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I look into the D-Type Flip Flop, so I checked it and found some logical diagrams, but they were all differents...

I have no idea what this gate do :

-Does it switch Q and /Q depending of the state of the clock and the activation of the other input :

Clock -> made the states switch only if the other input is true.

-Does if switch Q and /Q depending of the sate of the other input and refresh the output when the clock is true :

Input -> change the state depending on the input value, refresh the output when clock is true

So which one must I follow ?

enter image description here

Another diagram ?

here is what I get :

enter image description here

first one change the output depending of the clock state; the 2 other change their output depending on the input value. Refresh depending of the value of the clock.

Thanks,

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  • \$\begingroup\$ read through electronics-tutorials.ws/sequential/seq_4.html The internal structure of a D flip flop or the technology used is less important than what it does. \$\endgroup\$ – JIm Dearden Feb 16 '17 at 12:39
  • \$\begingroup\$ The first image you posted is not a D flipflop its a D latch which is a level triggered device not an edge triggered. IF(CLK==1) OUT=in; Else OUT=OUT; you should use the term Gate instead of clock usually clock is used when talking about FF \$\endgroup\$ – Elbehery Feb 16 '17 at 13:24
  • \$\begingroup\$ Unlike the 2nd image which is for a D flip flop. If(CLK.RISING) OUT=IN; Else OUT=OUT; so both images represents two different things \$\endgroup\$ – Elbehery Feb 16 '17 at 13:36
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A D Flip Flop will track its input 'D' in function of the clock. 'D' in this case stands for Data. Note that as shown in the picture below, the output 'Q' is only toggled high or low depending on the clock signal. Usually, a true value (1 or high) will trigger the input. If D goes high and the clock is low, it will wait until the rising edge of the clock to trigger Q high. So in general there are a few things to remember about a D Flip Flop:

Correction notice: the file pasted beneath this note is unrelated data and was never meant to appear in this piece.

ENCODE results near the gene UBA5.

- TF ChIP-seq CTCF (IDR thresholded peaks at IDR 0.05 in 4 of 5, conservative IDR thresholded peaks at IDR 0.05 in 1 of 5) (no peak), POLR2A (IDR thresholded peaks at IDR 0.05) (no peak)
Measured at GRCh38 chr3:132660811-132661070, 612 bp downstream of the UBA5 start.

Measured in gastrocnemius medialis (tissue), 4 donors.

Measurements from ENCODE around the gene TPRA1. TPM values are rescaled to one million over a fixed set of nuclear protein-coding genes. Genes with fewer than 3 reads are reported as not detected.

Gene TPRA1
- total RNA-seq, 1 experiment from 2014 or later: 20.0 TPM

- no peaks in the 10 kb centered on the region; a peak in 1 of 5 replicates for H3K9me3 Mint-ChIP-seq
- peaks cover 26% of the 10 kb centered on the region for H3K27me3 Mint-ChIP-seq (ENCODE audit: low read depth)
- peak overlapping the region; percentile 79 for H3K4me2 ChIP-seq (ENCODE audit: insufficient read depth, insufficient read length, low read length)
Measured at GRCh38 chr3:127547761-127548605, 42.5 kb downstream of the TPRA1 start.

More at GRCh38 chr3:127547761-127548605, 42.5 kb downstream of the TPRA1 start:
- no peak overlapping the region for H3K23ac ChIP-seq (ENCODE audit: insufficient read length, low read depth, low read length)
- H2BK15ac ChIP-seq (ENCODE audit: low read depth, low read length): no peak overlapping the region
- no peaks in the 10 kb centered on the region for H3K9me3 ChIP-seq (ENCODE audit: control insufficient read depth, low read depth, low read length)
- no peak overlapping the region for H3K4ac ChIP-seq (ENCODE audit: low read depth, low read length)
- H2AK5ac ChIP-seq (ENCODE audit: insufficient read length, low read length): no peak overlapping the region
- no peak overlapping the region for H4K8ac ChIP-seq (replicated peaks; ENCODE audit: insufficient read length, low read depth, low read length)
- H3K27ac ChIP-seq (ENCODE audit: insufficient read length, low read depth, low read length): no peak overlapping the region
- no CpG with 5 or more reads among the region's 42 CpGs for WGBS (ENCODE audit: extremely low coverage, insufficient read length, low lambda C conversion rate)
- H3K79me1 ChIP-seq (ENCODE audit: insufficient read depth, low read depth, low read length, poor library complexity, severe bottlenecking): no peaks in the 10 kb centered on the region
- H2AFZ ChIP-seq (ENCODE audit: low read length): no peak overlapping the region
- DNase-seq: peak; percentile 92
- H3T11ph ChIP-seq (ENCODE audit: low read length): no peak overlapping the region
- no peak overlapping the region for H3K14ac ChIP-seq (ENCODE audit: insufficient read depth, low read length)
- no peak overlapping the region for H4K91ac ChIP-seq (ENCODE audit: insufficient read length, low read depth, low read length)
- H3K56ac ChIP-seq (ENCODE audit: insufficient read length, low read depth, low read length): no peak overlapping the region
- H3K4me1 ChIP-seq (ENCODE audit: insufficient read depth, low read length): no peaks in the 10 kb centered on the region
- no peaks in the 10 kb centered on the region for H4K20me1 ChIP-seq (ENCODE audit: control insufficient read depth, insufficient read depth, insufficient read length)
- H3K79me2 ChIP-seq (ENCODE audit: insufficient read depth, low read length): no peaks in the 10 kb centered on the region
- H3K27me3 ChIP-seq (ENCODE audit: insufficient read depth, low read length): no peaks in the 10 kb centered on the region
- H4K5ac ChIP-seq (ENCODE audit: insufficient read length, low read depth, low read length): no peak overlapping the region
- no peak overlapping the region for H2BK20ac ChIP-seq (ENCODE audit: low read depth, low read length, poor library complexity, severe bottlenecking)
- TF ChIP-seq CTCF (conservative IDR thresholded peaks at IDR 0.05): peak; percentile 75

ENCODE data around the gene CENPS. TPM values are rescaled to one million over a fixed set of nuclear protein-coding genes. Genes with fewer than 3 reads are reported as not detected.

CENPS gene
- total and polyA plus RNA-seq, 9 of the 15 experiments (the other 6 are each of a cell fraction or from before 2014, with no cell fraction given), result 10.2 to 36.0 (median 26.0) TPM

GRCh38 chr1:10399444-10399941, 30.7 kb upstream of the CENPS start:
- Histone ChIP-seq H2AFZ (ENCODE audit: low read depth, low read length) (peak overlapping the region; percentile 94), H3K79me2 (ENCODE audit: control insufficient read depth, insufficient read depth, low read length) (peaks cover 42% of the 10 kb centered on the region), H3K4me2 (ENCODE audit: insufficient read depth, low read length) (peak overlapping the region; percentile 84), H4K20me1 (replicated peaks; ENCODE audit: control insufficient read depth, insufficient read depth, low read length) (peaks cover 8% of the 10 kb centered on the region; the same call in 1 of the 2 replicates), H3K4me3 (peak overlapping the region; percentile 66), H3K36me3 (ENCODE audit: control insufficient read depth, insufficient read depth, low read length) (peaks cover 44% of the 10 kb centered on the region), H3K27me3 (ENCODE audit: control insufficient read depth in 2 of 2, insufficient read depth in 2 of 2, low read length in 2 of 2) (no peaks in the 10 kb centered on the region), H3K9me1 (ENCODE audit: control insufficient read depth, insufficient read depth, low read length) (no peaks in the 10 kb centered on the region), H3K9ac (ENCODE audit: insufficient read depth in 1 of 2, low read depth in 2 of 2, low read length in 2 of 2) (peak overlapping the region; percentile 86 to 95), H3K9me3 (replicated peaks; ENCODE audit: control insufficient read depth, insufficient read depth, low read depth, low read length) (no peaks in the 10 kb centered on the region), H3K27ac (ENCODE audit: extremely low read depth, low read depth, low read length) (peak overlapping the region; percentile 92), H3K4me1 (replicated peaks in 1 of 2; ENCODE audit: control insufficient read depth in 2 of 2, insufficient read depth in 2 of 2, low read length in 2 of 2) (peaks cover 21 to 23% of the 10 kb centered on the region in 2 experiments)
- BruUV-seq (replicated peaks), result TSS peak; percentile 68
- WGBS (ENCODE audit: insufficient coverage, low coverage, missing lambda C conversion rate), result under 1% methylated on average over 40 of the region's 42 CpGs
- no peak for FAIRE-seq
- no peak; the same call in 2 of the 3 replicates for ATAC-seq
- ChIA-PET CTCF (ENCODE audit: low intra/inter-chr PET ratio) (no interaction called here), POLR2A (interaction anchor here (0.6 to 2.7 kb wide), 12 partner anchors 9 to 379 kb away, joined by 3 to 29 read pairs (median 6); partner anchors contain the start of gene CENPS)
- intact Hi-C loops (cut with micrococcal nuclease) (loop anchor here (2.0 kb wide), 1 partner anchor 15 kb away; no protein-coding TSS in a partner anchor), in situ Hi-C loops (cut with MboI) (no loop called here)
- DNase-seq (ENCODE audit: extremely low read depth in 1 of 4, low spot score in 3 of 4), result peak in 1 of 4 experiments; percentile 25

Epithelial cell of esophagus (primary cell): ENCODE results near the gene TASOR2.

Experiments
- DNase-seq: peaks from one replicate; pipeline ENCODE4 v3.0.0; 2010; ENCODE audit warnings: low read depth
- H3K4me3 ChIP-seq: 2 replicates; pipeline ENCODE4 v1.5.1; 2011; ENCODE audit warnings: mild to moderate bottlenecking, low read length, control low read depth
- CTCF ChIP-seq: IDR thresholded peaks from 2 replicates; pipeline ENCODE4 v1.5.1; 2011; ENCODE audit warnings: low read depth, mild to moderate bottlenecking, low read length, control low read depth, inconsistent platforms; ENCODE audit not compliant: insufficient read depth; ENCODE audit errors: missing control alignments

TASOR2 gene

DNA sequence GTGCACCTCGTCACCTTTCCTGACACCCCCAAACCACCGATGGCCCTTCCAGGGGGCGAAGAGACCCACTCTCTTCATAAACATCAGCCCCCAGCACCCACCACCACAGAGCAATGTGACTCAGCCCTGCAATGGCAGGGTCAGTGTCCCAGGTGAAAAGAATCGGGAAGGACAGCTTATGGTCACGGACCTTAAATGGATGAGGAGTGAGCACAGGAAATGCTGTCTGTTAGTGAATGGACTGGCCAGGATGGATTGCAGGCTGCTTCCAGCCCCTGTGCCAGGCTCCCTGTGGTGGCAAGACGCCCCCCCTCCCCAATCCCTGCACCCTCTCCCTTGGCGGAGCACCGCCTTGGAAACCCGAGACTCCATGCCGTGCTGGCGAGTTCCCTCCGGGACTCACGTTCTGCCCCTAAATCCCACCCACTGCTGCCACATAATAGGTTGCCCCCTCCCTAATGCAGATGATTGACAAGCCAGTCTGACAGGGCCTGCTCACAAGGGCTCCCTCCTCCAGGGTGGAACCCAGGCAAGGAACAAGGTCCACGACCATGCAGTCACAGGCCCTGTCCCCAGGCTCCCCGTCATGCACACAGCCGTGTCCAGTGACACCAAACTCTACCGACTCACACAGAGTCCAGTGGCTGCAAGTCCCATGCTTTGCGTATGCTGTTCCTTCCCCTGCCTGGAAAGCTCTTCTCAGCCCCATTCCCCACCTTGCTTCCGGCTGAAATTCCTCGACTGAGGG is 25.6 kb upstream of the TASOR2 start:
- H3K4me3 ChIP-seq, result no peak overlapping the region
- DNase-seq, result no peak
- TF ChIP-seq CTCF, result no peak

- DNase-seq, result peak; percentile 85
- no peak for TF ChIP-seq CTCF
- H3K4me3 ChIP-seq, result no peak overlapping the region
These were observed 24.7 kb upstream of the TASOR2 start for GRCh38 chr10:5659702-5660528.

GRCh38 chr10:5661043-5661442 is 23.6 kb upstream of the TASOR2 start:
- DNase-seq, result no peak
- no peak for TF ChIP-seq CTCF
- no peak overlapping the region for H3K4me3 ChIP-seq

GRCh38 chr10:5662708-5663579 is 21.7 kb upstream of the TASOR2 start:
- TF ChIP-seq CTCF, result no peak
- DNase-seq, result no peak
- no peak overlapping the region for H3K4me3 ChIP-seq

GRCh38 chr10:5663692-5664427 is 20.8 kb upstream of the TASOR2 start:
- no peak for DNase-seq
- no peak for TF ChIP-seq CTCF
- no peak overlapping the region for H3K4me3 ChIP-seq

• The output Q and /Q are only triggered in function of the clock
  • It can be thought of as a memory cell
  • It is also named a bistable multivibrator
  • Memory units could have thousands/millions of flip flop tied together
  • A basic shift register can be made out of D Flip Flops

enter image description here

Finally, the picture below summarize essentially what I am trying to explain. A Flip Flop is clock triggered, and the output will follow the input upon a clock trigger.

enter image description here

Look into D Latch if you are looking at a Flip Flop that would be "level sensitive" and D Flip Flop if you want something that is "edge sensitive". The output Q will only depend on the clock state and the input.

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  • \$\begingroup\$ I think there is something wrong with your diagram: Why are the first 0-->1 and the last 1-->0 transition of Q not happening at rising CLK? \$\endgroup\$ – Curd Feb 16 '17 at 13:17
  • \$\begingroup\$ @Curd I do not see what you are referring to? Clock diagram or truth table? I revised clock sequence and Q is triggered on rising edge every time. It holds its state if D is still high or still low. \$\endgroup\$ – 12Lappie Feb 16 '17 at 14:18
  • \$\begingroup\$ I mean the waveform diagram. Look at first 0-->1 transition of Q or last 1-->0 transition of Q. There is no rising CLK. \$\endgroup\$ – Curd Feb 16 '17 at 14:30
  • \$\begingroup\$ BTW: I have also a problem with your truth table. It repesent rather a latch (level sensitive) not a D-FF (edge sensitive). \$\endgroup\$ – Curd Feb 16 '17 at 14:39
  • \$\begingroup\$ @Curd I edited the answer. You are right, I had a D Latch shown in the picture which is "level-sensitive" and not "edge-sensitive". \$\endgroup\$ – 12Lappie Feb 16 '17 at 14:50

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